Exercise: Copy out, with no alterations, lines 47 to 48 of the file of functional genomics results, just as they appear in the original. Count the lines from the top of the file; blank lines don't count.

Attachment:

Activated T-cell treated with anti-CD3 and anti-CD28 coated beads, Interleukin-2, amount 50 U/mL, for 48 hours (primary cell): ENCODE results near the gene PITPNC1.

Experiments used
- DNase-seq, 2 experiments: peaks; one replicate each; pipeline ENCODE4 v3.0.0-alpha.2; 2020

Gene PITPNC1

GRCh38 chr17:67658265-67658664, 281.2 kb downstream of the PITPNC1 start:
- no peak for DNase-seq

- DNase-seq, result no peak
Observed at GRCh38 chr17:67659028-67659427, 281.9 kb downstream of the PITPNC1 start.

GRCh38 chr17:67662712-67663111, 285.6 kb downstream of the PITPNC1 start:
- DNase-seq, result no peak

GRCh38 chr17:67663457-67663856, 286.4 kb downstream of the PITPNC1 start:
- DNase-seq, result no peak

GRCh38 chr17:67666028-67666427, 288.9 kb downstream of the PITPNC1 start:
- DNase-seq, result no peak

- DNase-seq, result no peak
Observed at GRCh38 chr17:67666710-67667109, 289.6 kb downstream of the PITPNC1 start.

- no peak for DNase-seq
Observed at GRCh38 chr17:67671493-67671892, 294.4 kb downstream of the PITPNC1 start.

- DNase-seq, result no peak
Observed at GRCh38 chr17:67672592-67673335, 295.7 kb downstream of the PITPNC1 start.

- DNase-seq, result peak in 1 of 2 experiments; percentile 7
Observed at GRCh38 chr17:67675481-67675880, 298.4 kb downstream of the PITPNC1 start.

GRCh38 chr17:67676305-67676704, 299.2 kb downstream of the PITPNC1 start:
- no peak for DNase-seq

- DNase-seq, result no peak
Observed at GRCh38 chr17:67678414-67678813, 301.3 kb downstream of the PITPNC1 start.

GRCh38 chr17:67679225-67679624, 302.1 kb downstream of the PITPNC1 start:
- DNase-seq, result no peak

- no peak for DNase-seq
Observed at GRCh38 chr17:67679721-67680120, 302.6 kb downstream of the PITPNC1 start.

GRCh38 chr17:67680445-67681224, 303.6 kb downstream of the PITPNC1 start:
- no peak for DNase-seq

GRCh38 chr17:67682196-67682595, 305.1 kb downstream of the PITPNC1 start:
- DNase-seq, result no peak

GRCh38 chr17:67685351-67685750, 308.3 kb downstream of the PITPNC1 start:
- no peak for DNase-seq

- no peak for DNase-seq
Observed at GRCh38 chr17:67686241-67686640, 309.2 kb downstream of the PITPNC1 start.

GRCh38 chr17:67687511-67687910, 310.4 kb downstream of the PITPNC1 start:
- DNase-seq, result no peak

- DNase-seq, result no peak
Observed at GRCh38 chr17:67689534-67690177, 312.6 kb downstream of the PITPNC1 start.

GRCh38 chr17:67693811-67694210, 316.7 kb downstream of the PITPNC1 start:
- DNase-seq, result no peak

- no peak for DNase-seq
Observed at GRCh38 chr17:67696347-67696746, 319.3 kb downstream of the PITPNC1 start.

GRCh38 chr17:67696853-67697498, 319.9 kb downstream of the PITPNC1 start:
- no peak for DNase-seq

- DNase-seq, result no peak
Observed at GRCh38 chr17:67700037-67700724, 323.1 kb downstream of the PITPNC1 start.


GRCh38 chr17:67696853-67697498, 319.9 kb downstream of the PITPNC1 start:
- no peak for DNase-seq